Clothing and Fashion: American Fashion from Head to Toe. Edited by José Blanco F. Santa Barbara, CA: ABC-CLIO, 2016. 4 vols. Acid free $415.00 (ISBN: 978-1-61069-309-7). E-book available (978-1-61069-310-3), call for pricing.

Clothing and Fashion: American Fashion from Head to Toe is a comprehensive, four-volume, encyclopedic reference guide with more than eight hundred entries that cover American fashions and style from the year 1600 to present day. Organized chronologically as a whole, each volume covers specific eras and provides a historical overview of the eras included.

This work is intended as a resource for both students and scholars interested in the history of clothing in America. The entries are thoughtful and summarize the significance and uses of the garments as well as the textiles used in their production. The treatment is expansive enough that researchers from a multitude of disciplines will find this resource valuable, but it contains enough introductory information to be accessible for beginners in the field. An entry that exemplifies this is “African American Clothing, 1715–1785,” because it handles the topic of slavery objectively and manages to focus the entry on how clothing impacted the lives of slaves and served as another means of control over them. This is accomplished using newspaper notices for runaway slaves from this time period, which provide detailed descriptions of both the slave’s person and clothing. Providing these primaries resources as evidence enriches the entries and provides a much needed connection to the lives of the individuals who wore the garments in question.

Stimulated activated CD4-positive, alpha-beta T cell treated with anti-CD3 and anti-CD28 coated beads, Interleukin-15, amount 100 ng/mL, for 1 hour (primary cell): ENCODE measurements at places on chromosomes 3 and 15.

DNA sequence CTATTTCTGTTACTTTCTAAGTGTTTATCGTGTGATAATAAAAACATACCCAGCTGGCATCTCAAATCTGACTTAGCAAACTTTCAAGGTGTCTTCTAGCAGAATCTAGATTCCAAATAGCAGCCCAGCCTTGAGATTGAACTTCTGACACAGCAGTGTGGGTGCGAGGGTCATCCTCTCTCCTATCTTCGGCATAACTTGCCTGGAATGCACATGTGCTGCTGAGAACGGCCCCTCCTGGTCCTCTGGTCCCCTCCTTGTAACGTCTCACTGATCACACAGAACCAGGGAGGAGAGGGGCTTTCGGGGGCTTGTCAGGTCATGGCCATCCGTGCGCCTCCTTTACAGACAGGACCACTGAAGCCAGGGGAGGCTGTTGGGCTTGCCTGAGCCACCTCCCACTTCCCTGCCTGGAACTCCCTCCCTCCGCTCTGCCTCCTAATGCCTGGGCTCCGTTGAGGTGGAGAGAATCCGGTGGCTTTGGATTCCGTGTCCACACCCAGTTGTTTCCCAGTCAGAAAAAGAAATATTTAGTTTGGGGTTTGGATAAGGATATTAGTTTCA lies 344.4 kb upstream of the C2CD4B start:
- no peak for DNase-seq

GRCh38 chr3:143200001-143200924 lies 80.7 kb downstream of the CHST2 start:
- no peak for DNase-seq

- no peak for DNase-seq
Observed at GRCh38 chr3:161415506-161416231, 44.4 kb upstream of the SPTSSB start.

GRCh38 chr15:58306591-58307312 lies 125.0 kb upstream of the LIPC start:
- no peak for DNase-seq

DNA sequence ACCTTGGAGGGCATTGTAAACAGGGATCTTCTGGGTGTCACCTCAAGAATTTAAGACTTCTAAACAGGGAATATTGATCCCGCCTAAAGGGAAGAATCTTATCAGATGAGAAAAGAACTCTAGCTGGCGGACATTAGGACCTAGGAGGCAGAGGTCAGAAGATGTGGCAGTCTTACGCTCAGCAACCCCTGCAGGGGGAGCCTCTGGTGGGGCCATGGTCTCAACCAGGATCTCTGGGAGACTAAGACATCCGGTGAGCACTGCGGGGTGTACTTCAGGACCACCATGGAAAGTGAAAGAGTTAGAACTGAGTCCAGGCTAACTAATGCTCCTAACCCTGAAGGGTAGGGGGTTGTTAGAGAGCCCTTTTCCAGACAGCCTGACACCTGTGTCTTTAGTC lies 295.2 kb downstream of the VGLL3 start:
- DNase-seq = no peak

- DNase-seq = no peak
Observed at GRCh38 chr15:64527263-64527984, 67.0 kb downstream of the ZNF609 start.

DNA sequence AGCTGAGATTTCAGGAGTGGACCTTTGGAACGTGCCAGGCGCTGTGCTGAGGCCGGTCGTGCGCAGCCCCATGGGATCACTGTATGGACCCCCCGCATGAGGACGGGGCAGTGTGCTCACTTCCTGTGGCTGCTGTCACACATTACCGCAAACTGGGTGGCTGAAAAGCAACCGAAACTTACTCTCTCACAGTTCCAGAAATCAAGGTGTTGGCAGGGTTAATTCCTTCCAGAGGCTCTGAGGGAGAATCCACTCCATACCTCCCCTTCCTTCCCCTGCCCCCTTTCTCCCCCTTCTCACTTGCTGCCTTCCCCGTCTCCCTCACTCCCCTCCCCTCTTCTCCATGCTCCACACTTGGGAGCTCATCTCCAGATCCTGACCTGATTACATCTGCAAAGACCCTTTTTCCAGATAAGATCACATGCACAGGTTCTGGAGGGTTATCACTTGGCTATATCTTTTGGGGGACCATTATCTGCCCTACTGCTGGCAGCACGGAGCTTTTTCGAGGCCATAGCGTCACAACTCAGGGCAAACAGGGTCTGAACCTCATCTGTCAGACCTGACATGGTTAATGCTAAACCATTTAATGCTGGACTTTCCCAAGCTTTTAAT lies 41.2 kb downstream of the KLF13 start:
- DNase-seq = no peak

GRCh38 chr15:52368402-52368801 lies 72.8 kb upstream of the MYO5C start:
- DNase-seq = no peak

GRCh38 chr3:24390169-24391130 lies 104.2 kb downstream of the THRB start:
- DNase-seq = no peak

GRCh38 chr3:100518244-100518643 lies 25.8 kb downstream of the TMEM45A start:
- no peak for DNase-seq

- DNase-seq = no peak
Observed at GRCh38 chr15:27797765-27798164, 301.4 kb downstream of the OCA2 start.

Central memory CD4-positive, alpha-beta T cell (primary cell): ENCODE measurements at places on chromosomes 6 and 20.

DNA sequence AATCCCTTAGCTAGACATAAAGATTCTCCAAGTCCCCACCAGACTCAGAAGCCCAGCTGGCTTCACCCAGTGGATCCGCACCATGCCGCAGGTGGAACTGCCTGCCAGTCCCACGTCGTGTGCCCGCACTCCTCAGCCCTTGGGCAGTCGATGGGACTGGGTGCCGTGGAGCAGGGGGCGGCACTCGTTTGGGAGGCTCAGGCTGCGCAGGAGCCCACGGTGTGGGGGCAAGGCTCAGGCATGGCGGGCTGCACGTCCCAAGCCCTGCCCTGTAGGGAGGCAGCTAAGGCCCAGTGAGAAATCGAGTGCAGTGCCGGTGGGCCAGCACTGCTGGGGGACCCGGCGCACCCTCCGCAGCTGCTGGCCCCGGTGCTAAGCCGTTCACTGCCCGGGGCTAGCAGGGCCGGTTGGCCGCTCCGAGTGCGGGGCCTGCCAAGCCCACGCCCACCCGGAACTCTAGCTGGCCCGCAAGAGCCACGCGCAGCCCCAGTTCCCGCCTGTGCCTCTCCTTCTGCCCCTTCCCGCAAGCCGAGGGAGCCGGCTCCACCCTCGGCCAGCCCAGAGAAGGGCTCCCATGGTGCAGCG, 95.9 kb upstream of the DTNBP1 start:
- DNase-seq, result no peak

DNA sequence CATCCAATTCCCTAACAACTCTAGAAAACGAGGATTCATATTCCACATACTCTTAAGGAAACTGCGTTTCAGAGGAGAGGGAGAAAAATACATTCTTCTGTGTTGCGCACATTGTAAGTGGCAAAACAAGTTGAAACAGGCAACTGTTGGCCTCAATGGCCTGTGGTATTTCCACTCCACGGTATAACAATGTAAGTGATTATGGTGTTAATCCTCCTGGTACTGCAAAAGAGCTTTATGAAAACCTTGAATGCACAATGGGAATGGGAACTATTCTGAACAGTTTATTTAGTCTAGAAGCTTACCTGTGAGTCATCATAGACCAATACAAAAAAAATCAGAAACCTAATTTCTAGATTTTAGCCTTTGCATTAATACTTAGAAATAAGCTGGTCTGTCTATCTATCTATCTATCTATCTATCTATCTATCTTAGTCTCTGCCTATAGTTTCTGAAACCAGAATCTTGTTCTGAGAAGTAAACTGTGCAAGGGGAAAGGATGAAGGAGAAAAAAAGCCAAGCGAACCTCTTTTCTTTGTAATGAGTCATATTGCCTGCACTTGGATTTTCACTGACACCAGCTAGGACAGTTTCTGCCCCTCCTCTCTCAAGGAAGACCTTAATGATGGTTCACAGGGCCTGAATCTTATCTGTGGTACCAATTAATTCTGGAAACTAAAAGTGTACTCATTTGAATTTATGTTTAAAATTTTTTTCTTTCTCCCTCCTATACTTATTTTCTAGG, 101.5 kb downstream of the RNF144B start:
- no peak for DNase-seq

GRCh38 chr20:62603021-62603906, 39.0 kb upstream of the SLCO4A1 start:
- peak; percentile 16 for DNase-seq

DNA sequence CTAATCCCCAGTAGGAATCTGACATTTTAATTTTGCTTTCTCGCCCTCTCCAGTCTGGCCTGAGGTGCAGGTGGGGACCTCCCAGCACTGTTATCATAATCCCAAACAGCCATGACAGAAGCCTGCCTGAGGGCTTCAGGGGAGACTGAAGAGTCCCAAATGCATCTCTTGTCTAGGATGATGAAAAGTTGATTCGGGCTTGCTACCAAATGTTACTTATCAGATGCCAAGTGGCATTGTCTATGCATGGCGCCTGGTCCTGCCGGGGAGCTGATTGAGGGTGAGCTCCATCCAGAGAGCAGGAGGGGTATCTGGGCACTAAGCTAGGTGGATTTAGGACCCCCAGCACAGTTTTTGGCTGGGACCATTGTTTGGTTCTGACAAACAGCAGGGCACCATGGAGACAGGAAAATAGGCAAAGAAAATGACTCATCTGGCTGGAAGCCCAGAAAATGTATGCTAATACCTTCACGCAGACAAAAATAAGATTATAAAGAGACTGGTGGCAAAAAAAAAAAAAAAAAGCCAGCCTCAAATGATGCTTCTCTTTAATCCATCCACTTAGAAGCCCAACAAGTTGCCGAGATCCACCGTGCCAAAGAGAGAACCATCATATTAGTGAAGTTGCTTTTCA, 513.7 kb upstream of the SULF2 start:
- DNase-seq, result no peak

Although American fashion eras have been covered many times in reference resources, this edition sets itself apart with the way it connects clothing to the daily lives of Americans, major historical events, and historical figures. From the impact of the American Revolution on textiles to David Bowie’s influence on fashion and culture, the authors make sure to hit the major influences and show their impact. If there is one area that this resource suffers, it is in the shortage of illustrations. This set has four volumes and almost two thousand pages, but it only has a handful of illustrations in each volume. Many people know what a bustle looks like, but an entry on something as obscure as the Steinkirk neck cloth would have benefitted from an accompanying image or illustration. This resource has more strengths than weaknesses, and selection should be based on your patrons and budgetary constraints.

Overall, this work is an easy-to-use reference resource that provides an interesting historical overview with an objective tone. Given the price of the item, I would recommend this work only for university and research libraries supporting relevant majors.—Marissa Ellermann, Head of Circulation Services Librarian, Morris Library, Southern Illinois University Carbondale, Carbondale, Illinois


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